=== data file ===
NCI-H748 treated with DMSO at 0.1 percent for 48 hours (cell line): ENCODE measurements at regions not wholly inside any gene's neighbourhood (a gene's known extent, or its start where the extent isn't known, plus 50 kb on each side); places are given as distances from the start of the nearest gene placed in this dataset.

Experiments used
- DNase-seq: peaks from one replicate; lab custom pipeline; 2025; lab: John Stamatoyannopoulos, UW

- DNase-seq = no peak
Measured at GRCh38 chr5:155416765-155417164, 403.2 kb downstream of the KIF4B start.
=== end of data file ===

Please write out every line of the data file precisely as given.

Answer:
NCI-H748 treated with DMSO at 0.1 percent for 48 hours (cell line): ENCODE measurements at regions not wholly inside any gene's neighbourhood (a gene's known extent, or its start where the extent isn't known, plus 50 kb on each side); places are given as distances from the start of the nearest gene placed in this dataset.

Experiments used
- DNase-seq: peaks from one replicate; lab custom pipeline; 2025; lab: John Stamatoyannopoulos, UW

- DNase-seq = no peak
Measured at GRCh38 chr5:155416765-155417164, 403.2 kb downstream of the KIF4B start.